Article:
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Who Will Save Us Now? A Theological Reflection of “The Avengers”

The Avengers

Black Widow: “Wait. You might wanna sit this one out, Cap. These guys are basically gods.

Captain America: “There’s only one God, ma’am. And I don’t think he dresses like that.

So goes the brief exchange immediately prior to Captain America’s leap from an airplane to engage Thor, Loki, and Iron Man in another gripping fight sequence from last year’s summer blockbuster, The Avengers. The mention of the divine is rare in this film—it’s not exactly meant to make us think as much as make us “ooooh” and “aaaah” at superhero awesomeness— but that doesn’t mean God is absent.

You’re probably familiar with The Avengers already, so I won’t go into all the details of plot summary, suffice to say that a group of gifted individuals must save the world from an evil invasion led by a deceptive spiritual being from another world. Come to think of it, that same description can be applied to the church. Maybe not “save the world” ourselves, but certainly use our Spirit-given gifts to be salt and light to a dark world.

Of course, it takes quite a bit of conflict for the heroes in The Avengers to come together as a team. The fight sequence between Cap’n, Thor, and Iron Man is one of a few get-to-know-you battles between characters. These might have simply been used as spectacle, a sort of combative filler to satisfy audiences until the climactic fight sequences. I rather view it as a preparation, a sanctification of sorts for each character to prepare themselves for the immense mission that is before them. These battles are not only external; the internal struggles with pride (Iron Man), anger (Hulk), guilt (Thor), naiveté (Cap’n America), and betrayal (Hawkeye) must be overcome and healed before a team of heroes can transcend their differences and save the world. This sanctification only happens in the context of community, both in an I-will-affirm-your-strengths and I-will-call-out-your-weaknesses sort of way.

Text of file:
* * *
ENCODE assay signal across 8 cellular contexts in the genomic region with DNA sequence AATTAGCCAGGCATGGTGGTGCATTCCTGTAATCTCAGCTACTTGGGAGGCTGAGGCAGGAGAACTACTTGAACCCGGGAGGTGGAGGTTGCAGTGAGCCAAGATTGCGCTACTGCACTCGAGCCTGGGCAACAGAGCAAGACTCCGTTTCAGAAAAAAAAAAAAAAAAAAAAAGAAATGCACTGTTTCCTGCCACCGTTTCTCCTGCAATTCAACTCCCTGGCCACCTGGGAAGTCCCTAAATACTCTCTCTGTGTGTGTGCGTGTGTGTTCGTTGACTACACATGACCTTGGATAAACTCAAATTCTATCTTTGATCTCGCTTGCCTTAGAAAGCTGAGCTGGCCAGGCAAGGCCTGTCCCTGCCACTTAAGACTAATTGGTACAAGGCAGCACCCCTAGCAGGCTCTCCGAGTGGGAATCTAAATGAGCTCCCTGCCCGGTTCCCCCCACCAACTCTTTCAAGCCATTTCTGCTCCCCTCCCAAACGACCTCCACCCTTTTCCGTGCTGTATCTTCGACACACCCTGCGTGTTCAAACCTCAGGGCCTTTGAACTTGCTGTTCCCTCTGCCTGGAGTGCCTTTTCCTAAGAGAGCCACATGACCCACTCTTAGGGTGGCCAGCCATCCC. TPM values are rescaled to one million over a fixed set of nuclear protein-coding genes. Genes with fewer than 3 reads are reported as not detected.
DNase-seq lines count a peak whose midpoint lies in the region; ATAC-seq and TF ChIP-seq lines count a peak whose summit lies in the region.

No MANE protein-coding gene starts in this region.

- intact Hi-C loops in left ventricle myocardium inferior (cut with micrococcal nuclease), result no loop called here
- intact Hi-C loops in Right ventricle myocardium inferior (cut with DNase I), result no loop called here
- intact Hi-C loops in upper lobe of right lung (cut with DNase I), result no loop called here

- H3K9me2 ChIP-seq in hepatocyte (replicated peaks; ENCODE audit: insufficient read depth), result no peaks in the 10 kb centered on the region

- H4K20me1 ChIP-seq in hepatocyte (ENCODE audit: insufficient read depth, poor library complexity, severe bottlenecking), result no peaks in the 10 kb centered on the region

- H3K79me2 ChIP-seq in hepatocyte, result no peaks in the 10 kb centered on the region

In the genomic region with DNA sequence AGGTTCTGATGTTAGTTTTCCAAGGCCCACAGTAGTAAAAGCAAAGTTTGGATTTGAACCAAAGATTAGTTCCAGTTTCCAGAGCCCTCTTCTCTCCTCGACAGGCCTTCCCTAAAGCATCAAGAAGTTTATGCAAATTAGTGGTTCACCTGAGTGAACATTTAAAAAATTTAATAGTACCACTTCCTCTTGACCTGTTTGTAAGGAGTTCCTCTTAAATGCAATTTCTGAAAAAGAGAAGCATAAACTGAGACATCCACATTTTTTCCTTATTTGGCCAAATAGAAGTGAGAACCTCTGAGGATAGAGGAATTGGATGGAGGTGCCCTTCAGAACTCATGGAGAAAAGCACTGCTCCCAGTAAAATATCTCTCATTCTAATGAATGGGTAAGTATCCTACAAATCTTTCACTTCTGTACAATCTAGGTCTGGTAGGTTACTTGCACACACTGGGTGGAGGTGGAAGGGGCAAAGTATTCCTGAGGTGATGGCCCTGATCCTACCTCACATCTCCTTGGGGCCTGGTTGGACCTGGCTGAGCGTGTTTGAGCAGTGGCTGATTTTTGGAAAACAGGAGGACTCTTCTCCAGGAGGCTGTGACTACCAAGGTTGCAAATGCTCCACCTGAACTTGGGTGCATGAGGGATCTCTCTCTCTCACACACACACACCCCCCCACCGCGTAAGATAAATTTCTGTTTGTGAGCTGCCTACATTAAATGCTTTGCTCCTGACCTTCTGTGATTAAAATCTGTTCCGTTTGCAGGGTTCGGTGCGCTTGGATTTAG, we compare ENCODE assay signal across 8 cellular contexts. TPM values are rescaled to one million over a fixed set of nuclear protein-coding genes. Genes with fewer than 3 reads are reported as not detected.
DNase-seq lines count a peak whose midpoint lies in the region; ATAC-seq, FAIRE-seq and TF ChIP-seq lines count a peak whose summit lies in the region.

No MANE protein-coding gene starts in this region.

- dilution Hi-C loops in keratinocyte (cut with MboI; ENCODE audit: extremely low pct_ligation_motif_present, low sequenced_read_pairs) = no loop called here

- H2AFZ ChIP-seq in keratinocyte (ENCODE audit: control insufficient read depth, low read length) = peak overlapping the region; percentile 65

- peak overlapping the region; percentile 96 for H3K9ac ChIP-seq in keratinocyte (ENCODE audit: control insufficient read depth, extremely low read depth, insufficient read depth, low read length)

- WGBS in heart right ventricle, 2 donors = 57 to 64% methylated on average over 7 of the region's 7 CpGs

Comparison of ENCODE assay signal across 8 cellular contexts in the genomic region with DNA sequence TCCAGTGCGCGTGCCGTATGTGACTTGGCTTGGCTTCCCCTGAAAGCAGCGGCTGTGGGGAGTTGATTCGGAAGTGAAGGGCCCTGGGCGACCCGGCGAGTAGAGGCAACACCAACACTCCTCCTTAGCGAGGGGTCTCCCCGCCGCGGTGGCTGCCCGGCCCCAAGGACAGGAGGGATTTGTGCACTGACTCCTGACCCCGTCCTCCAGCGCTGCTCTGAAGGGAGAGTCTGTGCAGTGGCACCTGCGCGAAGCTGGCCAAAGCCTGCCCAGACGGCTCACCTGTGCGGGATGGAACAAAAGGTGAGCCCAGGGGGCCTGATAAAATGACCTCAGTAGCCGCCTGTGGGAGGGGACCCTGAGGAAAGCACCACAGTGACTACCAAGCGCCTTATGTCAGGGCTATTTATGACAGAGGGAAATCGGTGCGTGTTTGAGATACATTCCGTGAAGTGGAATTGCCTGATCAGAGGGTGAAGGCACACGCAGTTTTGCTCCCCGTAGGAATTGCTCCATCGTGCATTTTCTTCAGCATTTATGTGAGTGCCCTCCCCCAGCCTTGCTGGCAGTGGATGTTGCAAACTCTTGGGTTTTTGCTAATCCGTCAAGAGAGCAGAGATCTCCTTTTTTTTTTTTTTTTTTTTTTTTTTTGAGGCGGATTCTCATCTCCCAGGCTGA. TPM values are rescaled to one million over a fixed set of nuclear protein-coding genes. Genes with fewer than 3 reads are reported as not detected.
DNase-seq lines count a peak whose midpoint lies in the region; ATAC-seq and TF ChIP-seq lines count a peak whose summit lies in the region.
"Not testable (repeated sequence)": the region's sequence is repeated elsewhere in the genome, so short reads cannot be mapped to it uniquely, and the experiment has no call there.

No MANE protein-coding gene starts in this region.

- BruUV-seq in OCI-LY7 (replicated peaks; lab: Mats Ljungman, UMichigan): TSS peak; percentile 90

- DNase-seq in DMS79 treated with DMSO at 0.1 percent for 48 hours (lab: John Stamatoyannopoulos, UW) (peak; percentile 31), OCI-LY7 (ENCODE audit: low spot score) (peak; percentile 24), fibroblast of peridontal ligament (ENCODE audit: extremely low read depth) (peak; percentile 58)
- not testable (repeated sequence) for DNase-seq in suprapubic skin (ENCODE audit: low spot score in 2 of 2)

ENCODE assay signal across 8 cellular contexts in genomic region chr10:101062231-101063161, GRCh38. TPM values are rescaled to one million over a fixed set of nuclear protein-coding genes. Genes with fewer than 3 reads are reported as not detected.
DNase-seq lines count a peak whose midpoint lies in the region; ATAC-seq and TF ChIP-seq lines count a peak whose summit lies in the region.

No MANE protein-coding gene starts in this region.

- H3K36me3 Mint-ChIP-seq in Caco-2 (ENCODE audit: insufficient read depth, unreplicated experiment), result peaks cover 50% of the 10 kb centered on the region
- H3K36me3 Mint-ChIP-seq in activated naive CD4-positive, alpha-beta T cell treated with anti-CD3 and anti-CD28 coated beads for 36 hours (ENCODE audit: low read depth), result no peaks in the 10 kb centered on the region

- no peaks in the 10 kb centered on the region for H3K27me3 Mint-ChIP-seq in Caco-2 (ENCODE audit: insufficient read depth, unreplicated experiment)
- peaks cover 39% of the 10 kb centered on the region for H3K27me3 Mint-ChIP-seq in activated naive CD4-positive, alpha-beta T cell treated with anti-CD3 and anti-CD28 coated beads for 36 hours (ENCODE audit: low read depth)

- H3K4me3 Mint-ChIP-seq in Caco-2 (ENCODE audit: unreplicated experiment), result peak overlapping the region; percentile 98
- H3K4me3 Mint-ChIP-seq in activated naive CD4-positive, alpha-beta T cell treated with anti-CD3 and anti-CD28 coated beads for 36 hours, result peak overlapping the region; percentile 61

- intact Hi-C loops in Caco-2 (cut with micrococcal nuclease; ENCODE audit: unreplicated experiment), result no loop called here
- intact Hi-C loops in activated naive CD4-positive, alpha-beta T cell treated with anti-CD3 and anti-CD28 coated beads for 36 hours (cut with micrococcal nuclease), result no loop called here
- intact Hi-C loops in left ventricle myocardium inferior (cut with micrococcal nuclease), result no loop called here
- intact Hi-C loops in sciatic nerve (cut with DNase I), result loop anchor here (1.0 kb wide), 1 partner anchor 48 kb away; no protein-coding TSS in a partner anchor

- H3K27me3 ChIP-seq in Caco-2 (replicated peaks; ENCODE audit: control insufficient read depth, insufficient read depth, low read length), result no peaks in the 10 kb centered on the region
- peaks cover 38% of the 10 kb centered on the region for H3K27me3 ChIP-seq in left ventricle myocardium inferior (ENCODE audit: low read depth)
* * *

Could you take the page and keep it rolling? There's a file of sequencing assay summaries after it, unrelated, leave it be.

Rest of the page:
The deceiver—Loki—does his best to manipulate and discourage this troupe of characters, much like the spiritual deceiver in our world. Loki is a tragic character, one that actually gets us to feel sorry for him at times, but ultimately is the source of chaos, invasion, deception, and destruction. While he tries to make others out to be responsible and pass the blame, just follow the trail of deceit and they all lead to the liar with the horns.

Director Joss Whedon is a self-identified atheist. In a 2002 interview, Whedon answered the question “Is there a God?” with one word: “No.” The interviewer followed up with: “That’s it, end of story, no?” Whedon answered, “Absolutely not. That’s a very important and necessary thing to learn.” In spite of his atheism, Whedon has crafted an entertaining film with redemptive messages about the values of camaraderie and community when given a mission to save the world. Our young people need to know they are also gifted and called, given the responsibility to share the good news of the kingdom together. We don’t need to avenge the world; Christ has already paid our ransom. Instead of avengers, we’re called to be ambassadors, given the ministry of reconciliation and the good news that this is a world God thinks is worth saving.

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